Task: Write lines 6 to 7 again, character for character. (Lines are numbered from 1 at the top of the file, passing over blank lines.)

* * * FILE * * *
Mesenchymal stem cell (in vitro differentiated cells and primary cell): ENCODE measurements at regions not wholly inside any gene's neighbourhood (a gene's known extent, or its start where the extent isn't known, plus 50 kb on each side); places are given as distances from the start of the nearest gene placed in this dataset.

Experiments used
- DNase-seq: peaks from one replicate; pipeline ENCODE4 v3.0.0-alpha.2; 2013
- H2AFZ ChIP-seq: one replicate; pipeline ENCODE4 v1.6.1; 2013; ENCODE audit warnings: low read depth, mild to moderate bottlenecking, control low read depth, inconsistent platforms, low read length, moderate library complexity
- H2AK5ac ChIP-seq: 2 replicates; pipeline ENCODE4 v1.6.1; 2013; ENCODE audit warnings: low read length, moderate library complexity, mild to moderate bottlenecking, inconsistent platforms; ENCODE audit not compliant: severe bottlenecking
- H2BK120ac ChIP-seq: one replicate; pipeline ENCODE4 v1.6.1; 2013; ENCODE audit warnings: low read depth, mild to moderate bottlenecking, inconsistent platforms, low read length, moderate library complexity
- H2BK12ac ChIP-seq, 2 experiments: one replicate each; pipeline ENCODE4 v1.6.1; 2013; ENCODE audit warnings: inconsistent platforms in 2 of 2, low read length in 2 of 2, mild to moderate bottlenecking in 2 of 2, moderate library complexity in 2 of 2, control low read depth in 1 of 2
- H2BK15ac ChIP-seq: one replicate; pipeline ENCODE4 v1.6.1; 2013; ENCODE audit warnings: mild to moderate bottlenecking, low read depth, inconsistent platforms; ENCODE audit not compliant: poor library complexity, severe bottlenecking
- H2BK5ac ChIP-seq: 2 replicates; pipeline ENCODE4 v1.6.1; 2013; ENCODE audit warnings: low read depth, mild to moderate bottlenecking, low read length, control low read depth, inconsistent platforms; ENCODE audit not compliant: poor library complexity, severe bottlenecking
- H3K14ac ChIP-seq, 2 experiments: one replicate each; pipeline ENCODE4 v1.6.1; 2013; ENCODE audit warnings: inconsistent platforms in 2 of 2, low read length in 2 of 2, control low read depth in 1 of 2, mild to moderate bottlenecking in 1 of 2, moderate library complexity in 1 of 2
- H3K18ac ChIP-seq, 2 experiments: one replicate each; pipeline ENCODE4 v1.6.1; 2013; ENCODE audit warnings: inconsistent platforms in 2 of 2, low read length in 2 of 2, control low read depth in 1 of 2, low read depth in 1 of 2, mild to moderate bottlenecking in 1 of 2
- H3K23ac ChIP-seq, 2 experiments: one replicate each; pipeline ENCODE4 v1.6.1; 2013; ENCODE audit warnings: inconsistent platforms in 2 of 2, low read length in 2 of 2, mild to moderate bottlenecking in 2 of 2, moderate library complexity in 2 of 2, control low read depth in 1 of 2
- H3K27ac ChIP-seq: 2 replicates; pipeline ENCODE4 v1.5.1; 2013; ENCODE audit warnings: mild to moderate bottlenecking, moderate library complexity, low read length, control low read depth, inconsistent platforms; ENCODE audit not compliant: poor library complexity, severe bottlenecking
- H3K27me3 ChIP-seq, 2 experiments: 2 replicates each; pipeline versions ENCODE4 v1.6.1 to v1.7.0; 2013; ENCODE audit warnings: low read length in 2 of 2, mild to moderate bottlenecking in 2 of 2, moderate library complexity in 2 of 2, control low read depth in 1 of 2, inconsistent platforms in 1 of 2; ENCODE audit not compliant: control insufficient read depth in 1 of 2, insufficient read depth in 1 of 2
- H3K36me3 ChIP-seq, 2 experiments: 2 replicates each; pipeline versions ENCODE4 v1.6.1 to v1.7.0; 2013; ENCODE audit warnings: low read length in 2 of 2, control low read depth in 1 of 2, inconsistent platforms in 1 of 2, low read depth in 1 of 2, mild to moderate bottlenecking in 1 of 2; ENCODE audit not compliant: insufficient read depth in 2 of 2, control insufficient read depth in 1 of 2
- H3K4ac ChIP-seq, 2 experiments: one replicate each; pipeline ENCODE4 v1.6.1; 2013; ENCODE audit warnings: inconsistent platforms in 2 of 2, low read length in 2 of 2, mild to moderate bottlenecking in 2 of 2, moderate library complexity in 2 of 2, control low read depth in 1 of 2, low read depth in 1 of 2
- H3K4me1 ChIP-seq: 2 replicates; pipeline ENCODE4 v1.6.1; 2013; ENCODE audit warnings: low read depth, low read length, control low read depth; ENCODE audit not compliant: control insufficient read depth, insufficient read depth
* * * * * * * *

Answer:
- H2BK120ac ChIP-seq: one replicate; pipeline ENCODE4 v1.6.1; 2013; ENCODE audit warnings: low read depth, mild to moderate bottlenecking, inconsistent platforms, low read length, moderate library complexity
- H2BK12ac ChIP-seq, 2 experiments: one replicate each; pipeline ENCODE4 v1.6.1; 2013; ENCODE audit warnings: inconsistent platforms in 2 of 2, low read length in 2 of 2, mild to moderate bottlenecking in 2 of 2, moderate library complexity in 2 of 2, control low read depth in 1 of 2